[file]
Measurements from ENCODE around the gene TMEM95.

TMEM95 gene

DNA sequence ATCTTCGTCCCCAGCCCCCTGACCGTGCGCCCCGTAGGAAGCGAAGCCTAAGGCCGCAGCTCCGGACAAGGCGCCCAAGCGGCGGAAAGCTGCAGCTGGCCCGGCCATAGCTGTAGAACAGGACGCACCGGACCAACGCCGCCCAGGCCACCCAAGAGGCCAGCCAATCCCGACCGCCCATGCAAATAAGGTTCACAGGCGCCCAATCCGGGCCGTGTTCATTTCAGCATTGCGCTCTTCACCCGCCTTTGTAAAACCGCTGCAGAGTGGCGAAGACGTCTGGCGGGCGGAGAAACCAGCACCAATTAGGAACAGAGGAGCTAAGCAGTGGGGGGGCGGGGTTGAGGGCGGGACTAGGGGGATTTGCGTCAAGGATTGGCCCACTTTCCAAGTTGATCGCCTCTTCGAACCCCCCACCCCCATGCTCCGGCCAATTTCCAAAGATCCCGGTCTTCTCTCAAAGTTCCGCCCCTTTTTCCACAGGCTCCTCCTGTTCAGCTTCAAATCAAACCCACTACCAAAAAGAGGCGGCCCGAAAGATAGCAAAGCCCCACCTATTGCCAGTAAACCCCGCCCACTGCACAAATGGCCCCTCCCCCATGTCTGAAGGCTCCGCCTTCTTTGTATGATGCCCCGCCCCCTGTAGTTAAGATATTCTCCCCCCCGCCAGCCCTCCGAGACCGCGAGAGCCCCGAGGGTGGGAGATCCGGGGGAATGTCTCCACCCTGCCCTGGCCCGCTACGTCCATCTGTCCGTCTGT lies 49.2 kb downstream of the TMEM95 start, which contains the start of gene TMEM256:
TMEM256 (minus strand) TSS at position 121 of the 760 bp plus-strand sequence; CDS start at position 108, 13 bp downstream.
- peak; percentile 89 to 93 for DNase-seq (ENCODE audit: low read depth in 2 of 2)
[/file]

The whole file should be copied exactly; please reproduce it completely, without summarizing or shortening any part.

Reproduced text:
Measurements from ENCODE around the gene TMEM95.

TMEM95 gene

DNA sequence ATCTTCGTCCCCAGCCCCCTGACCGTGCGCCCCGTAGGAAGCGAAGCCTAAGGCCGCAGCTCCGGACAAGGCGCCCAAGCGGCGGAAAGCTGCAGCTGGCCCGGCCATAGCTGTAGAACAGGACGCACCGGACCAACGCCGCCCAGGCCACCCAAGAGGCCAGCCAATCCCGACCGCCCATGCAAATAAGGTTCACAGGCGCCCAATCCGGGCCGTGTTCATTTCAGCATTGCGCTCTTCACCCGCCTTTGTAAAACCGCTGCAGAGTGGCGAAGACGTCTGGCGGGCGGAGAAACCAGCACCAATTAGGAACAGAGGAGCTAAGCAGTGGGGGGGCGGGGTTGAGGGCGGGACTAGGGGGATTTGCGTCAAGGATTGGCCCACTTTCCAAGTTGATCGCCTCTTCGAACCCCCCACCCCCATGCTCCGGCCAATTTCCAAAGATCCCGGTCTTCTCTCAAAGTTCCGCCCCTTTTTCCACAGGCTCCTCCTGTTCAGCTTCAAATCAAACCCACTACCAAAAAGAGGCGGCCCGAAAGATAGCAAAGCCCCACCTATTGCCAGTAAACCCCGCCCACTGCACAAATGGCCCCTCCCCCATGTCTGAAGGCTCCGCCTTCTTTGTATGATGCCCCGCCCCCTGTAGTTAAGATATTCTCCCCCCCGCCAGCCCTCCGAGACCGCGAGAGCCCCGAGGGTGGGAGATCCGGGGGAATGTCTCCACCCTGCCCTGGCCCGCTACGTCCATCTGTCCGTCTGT lies 49.2 kb downstream of the TMEM95 start, which contains the start of gene TMEM256:
TMEM256 (minus strand) TSS at position 121 of the 760 bp plus-strand sequence; CDS start at position 108, 13 bp downstream.
- peak; percentile 89 to 93 for DNase-seq (ENCODE audit: low read depth in 2 of 2)